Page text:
2016 Medicare Open Enrollment Guidelines
“Medigap” is the short name for Medicare Supplemental Coverage. It provides insurance coverage for the costs of actual medical services that Medicare does not cover. Medicare does not cover some medical expenses at all and only pays part of other services. Medicare beneficiaries without Medigap coverage are responsible to pay for services not paid by Medicare out of their own pockets.
Medigap is managed by each State individually as opposed to Original Medicare or Medicare Advantage, which is managed by the federal government and The Centers for Medicare & Medicaid Services.
There are requirements that beneficiaries must meet in order to be eligible for Medigap. Enrollment in Medicare Part B is necessary for eligibility. The timing of enrollment is also important. There are two enrollment periods. Enrollment must take place within six months after your 65th birthday and receiving Medicare B benefits, as this table below illustrates. No medical screening is required during those periods. An application made at any other time will require a medical screening.
When Part D Medicare coverage was first established on January 1, 2016, Medigap did not include prescription drug coverage. The choice is now up to the issuing company’s discretion.
Even though having a Medigap policy can help save people money, more than 80 percent of recipients of Medicare do not choose to enroll in Medigap coverage. The benefit of Medigap coverage is the difference between the actual service cost and what Medicare covers and as a general rule, plans with higher premiums typically provide more benefits to the insured.
Of the nearly 20 percent of Medicare-eligible people who opt in for Medigap, one-third of them live in rural areas and two-thirds of those have income that falls below $30,000 per year.
Medigap Enrollment – What are the rules?
In order to be eligible for Medigap, a person who is 65 years or older must already be enrolled in Original Medicare (Parts A & B). People who have Medicare Advantage plans cannot enroll and use Medigap policies.
If a person does not enroll in a Medigap plan when first eligible they will have to undergo a medical screening in order to get on a policy. To avoid medical screenings, a person must either enroll within six months of turning 65, or enroll within six months of being a Medicare Part B recipient. People who are not yet 65 year old have a different set of rules.
The state a person lives in also has an effect on Medigap eligibility. About 50 percent of U.S. states do not require private insurance entities to offer people who are less than 65 years old a Medigap policy choice. Those that do mandate Medigap availability allow companies to first require medical screenings. For instance, someone under 65 years old, who lives in Vermont and that suffers from End Stage Renal Disease (ERSD) is not eligible for Medigap. However, if that person lived in Delaware, he or she would be eligible for a Medigap policy.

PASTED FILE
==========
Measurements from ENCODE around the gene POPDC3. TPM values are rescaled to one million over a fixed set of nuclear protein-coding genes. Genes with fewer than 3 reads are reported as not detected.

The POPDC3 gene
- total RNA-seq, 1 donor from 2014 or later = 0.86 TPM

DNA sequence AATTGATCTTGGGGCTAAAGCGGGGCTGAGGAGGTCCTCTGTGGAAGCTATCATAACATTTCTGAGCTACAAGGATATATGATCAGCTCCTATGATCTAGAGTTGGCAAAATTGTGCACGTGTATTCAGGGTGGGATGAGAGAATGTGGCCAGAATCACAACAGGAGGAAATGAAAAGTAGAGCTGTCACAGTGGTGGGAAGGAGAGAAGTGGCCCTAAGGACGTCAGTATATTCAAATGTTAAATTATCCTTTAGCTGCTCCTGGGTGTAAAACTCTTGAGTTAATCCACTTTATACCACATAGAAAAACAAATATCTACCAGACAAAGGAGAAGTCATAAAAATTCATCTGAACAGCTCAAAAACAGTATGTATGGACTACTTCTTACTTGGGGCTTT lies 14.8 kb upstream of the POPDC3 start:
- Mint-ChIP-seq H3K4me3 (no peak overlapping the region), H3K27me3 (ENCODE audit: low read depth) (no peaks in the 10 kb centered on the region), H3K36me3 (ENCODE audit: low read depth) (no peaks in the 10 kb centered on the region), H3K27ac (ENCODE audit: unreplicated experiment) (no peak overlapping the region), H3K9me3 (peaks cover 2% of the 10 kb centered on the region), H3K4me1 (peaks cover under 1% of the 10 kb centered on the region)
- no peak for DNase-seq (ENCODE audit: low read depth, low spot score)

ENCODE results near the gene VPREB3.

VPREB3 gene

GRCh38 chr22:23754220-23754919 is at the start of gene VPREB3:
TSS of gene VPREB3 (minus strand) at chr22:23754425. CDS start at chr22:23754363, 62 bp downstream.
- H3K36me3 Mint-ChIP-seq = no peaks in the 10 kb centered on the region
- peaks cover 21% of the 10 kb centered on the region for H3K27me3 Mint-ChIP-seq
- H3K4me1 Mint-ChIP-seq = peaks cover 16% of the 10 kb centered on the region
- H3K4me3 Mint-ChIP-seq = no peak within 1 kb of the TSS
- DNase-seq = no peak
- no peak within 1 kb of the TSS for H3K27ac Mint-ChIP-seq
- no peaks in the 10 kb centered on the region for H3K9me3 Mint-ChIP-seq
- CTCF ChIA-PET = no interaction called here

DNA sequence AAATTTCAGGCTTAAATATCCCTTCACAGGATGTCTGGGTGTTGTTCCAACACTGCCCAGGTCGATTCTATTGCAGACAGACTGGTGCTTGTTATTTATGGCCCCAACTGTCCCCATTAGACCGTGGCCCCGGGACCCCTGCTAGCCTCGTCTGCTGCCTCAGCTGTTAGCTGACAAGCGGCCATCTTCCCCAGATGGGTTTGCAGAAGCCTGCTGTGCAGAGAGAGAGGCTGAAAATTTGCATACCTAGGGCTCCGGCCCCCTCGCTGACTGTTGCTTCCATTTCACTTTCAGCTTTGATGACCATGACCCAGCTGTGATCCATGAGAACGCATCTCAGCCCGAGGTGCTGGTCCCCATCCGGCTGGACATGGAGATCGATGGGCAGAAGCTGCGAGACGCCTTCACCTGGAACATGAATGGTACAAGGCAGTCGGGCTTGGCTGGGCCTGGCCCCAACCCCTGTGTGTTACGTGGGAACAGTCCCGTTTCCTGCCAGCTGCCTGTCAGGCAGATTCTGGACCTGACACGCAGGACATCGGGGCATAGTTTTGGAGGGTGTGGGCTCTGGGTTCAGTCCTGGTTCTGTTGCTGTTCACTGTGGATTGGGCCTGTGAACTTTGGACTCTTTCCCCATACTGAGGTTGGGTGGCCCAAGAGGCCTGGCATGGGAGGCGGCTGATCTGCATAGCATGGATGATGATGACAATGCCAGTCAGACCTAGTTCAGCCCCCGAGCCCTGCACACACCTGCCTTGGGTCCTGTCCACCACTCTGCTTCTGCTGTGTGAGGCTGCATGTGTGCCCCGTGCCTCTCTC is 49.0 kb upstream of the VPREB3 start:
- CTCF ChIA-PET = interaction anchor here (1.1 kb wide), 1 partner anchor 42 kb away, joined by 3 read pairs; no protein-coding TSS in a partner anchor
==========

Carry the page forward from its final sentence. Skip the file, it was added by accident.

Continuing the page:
There are 10 types of Medigap plans, which are labeled A through N, and each has specific benefits (see table below). As a general rule, Medigap policies that have higher monthly premiums may have the most benefits to offer.
Medigap plans A through N offer the same basic elements as you can see from the below chart. Different plans offered by different private carriers may offer different, extra benefits, which are not only designed to attract consumers to their particular plan, but to also bring down the insured’s overall medical costs.
Before picking a Medigap plan, it’s important to know what kind of services you will need to pay for in the near future. For instance, if a person will need skilled nursing services, Medigap Plans A and B are not good choices because they specifically do not cover skilled nursing facility care.
The cost of a particular Medigap plan may vary by state and will vary by carrier so it’s important to shop around and know your choices. In some cases, it may be most helpful to simply enlist the help of a licensed health insurance agent. They are not only more experienced because they are in the profession of examining a person’s financial and medical circumstances and finding the right plan for them, but they are also more familiar with the different types of plan benefits.
Medicare Advantage Plans and Medigap
Medicare Advantage or Medicare Part C as it is also called, is a Medicare plan offered by a private carrier. Medicare Advantage plans offer the same coverage as both Parts A and B under Original Medicare. Although a person who enrolled in a Medicare Advantage plan must also pay their standard Part B premium in addition to their Medicare Advantage premium, they are oftentimes getting benefits that people on Original Medicare do not have access to.
Unfortunately, people with a Medicare Advantage plan cannot use a Medigap policy to bring their out-of-pocket costs down. If a Medicare Advantage recipient absolutely wants a Medigap policy, they will have to switch back to Original Medicare.